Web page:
A cholecystectomy is a surgical procedure to remove your gallbladder — a pear-shaped organ that sits just below your liver on the upper right side of your abdomen. Your gallbladder collects, concentrates, and stores approximately 3-5 cups of bile daily — a digestive fluid composed of salts, enzymes, bilirubin, cholesterol, and other substances, produced in your liver, and released into the small intestines via the gallbladder.
Bile helps to break down fats into fatty acids for absorption during small intestinal digestion. Via several ducts, the gallbladder is also connected to the Pancreas, Liver, and Small Intestines. It is in these ducts that gallstones, if formed in the gallbladder, can leave the gallbladder and get trapped, blocking the flow of bile through the ducts. This common reason for a cholecystectomy causes severe pain and swelling of the gallbladder or the other surrounding organs. Gallstones are hardened digestive fluids that can form in the gallbladder, from the size of a grain of rice to as big as a golf ball. Gallstones and the associated inflammation in the gallbladder, liver, pancreas, or ducts can happen suddenly (acute) or over a longer period (chronic). Other gallbladder issues such as a tumor, duct dysfunction, or defects in the gallbladder organ itself may necessitate a cholecystectomy.
Dr. David W. Ford may recommend a cholecystectomy if you have:
Most adults with gallstones do not have symptoms. Eighty percent (80%) of people with gallstones go 20 years without symptoms.
Gallstones are often the cause of gallbladder problems, but what causes gallstones? There are many factors or combinations of factors that can contribute to gallstone formation, specific to each individual. You are more likely to get gallstones if you:
Doctors do not have a consistent way of preventing gallstones, however, a healthy lifestyle is always recommended as a standard to prevent or reduce conditions in combination with other surgical and non-surgical treatments. This includes a healthy monitored weight loss, daily exercise, and eating high-fiber foods such as beans, whole grains, peas, figs, apricots, dates, raspberries, blackberries, strawberries, corn, broccoli, plums, pears, apples, greens, and nuts.
Gallbladder problems may cause pain occurring usually on the right side or middle of your upper belly, and can last from 30 minutes to 24 hours. This pain, also known as Biliary Colic, may be constant or may get worse after a heavy meal, or it may sometimes feel more like fullness than pain. The location of the pain may be felt in your back and the tip of your right shoulder blade. Acute Cholecystitis pain lasts longer than 6 hours, with abdominal tenderness and fever.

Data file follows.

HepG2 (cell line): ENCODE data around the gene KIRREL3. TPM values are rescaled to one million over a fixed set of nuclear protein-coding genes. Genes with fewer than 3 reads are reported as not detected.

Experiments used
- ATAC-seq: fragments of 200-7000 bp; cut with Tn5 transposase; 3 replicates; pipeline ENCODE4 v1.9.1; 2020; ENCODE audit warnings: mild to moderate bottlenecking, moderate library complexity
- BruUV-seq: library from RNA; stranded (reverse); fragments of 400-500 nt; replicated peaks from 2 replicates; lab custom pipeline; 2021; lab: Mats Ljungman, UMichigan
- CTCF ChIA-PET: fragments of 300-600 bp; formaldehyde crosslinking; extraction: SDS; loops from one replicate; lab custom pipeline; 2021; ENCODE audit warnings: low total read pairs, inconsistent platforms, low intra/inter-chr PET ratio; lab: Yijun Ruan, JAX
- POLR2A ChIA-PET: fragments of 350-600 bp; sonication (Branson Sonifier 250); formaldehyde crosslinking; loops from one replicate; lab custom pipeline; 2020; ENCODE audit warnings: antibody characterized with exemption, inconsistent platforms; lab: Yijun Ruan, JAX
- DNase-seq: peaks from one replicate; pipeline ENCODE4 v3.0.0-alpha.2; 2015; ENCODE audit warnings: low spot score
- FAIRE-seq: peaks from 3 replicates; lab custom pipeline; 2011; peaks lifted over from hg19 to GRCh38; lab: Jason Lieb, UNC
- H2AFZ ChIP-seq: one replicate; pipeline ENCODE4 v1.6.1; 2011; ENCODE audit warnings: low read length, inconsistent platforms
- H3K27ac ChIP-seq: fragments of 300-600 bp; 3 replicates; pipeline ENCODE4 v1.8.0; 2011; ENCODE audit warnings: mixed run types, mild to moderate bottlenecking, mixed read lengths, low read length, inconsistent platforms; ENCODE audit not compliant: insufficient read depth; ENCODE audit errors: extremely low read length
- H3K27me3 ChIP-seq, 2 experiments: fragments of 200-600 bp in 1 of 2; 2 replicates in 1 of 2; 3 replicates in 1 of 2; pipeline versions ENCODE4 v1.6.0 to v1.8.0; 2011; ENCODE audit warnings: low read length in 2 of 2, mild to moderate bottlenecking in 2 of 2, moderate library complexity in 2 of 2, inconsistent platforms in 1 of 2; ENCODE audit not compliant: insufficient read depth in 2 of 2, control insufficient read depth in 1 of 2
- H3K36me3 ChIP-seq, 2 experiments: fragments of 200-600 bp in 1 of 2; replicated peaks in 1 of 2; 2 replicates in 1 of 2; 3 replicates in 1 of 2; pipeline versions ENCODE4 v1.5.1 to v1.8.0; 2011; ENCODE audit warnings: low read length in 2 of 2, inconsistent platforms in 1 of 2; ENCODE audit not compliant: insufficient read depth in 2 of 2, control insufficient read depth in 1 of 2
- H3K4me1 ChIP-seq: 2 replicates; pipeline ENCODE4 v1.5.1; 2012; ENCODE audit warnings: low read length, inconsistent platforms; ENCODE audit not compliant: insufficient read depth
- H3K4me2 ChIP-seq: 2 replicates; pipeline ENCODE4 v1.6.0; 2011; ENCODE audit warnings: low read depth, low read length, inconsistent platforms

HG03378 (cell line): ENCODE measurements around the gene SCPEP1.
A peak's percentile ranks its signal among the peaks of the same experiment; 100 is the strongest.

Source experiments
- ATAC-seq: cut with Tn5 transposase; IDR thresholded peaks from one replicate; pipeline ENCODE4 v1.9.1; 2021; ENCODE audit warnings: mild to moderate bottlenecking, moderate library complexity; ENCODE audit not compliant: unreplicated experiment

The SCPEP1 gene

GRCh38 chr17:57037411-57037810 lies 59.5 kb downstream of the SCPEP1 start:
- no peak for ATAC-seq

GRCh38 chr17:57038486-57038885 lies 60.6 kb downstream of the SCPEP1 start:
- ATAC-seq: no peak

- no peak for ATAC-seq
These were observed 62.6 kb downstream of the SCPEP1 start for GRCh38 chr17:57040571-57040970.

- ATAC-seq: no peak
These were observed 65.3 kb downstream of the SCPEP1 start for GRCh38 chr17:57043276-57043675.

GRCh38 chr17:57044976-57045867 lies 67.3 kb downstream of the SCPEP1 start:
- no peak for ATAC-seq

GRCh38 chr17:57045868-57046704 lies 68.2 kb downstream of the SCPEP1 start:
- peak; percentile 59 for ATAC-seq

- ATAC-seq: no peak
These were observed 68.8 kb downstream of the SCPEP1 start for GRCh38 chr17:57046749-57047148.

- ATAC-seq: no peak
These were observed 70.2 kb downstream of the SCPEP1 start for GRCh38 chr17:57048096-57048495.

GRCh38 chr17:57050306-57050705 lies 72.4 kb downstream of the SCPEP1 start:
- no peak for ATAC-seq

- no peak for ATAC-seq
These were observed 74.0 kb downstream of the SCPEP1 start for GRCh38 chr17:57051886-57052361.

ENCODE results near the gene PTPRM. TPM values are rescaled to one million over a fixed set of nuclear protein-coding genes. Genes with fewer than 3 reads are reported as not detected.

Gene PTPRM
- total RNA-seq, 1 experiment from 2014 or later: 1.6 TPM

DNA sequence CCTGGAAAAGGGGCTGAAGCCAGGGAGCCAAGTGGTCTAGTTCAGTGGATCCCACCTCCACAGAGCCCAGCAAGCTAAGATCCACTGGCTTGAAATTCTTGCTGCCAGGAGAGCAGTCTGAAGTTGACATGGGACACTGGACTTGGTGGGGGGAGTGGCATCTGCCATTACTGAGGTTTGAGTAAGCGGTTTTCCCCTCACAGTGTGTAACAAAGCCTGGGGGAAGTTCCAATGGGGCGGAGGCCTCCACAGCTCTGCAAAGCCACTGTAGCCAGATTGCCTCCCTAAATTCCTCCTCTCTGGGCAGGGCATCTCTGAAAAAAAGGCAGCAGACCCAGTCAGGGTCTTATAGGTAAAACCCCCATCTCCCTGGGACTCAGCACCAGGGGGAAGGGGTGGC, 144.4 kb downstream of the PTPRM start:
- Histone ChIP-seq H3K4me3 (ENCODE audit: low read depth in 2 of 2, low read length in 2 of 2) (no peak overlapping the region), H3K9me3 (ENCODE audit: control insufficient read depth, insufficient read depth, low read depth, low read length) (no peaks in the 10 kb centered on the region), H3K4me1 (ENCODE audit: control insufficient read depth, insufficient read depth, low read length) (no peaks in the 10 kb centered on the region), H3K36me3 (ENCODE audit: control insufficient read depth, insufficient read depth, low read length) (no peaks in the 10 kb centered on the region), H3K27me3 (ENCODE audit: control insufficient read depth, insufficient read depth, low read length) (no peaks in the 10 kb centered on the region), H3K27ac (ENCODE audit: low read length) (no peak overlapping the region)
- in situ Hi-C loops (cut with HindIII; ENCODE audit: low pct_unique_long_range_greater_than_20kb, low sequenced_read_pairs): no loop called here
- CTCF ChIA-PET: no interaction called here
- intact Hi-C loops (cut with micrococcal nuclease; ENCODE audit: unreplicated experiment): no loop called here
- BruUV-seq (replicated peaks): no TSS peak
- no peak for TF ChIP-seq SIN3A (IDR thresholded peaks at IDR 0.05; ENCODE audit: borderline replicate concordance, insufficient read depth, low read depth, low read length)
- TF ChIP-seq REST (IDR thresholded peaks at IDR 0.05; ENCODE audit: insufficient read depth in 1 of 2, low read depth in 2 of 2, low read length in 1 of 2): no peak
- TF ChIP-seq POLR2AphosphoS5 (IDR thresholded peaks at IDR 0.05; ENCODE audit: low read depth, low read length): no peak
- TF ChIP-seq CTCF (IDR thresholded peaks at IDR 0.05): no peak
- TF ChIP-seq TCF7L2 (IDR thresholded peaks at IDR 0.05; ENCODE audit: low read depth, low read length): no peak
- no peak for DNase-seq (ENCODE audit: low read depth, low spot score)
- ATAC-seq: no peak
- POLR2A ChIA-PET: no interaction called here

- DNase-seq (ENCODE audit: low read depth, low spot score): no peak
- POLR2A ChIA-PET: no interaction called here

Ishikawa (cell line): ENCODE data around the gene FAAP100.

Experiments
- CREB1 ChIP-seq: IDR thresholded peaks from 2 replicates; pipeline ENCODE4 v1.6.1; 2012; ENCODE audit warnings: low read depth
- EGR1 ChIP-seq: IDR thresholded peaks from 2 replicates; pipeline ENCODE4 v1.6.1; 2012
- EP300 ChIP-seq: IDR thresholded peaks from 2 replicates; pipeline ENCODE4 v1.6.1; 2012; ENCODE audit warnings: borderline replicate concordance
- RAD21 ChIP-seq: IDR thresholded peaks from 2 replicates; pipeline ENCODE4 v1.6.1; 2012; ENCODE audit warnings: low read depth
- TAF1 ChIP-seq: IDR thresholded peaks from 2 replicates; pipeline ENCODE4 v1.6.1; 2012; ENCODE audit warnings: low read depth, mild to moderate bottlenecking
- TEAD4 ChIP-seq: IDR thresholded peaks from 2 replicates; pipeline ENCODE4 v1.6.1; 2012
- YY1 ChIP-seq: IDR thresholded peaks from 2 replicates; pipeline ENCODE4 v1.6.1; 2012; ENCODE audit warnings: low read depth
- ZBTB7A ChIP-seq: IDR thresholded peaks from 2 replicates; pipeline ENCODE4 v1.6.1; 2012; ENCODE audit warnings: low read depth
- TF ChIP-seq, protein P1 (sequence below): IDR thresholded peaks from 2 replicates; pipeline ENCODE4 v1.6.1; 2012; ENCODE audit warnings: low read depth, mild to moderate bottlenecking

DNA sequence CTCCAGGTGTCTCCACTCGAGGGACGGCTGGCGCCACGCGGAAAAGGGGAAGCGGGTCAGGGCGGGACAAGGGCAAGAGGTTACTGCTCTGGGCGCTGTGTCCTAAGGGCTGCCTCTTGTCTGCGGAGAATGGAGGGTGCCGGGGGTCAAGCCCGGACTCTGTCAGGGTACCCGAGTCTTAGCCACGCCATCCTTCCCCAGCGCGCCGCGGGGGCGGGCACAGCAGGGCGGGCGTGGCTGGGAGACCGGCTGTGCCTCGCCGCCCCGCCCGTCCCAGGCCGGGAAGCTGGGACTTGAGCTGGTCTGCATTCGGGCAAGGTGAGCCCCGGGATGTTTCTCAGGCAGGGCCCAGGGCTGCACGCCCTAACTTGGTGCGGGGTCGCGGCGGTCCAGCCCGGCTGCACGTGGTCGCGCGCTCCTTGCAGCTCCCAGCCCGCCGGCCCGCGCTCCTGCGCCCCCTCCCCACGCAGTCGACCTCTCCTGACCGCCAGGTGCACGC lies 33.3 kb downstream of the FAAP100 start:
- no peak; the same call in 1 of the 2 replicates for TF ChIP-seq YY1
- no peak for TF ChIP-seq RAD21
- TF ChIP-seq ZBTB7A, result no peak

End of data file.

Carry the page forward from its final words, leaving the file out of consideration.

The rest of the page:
Other symptoms in addition to the sharp pain in your abdomen may include:
Treatment of gallbladder problems and gallstones begin with an evaluation from Dr. David W. Ford using an Ultrasound test and exam, to confirm gallbladder issues or gallstones and eliminate the possibility of ulcers, liver problems and heart conditions that could contribute to pain.
If additional tests are required, a combination of one or more of the following examinations may be ordered by Dr. Ford:
If gallstones or other gallbladder problems show significant impediment to a healthy lifestyle, Dr. David W. Ford may recommend a surgical treatment using either Open surgery or the da Vinci Robotically assisted Surgical System. This may include an Endoscopic retrieval of the stones or a Cholecystectomy, a removal of your gallbladder. The cholecystectomy, along with intravenous (IV) fluids and pain medication is the standard treatment of acute cholecystitis.
A cholecystectomy can relieve the pain and discomfort of gallstones. Conservative treatments, such as dietary modifications, usually can't stop gallstones from recurring, however it is common for a cholecystectomy to prevent gallstones from coming back. A cholecystectomy is a common surgery, and it carries only a small risk of complications. In most cases, you can go home the same day of your cholecystectomy.
Cholecystectomies are most commonly performed using laparoscopic or robotically assisted laparoscopic surgical systems. In more complicated cases, one large incision is necessary to remove the gallbladder. This is called an open cholecystectomy. Dr. David W. Ford uses both open and the da Vinci Robotic Surgical System depending on the needs of his patients. In some cases, Dr. David W. Ford will begin with the da Vinci surgical system and find it necessary to make a larger incision because of scar tissue from previous operations or other complications in the gallbladder itself, bleeding problems or severe obesity. Both surgical methods, open and the da Vinci robotically assisted laparoscopy will require general anesthesia and may require a specialized X-ray of your gallbladder and bile duct during surgery. This X-ray can find gallstones in the common bile duct. If found, Dr. David W. Ford may need to do additional procedures during the surgery, or you might need another procedure to remove them later.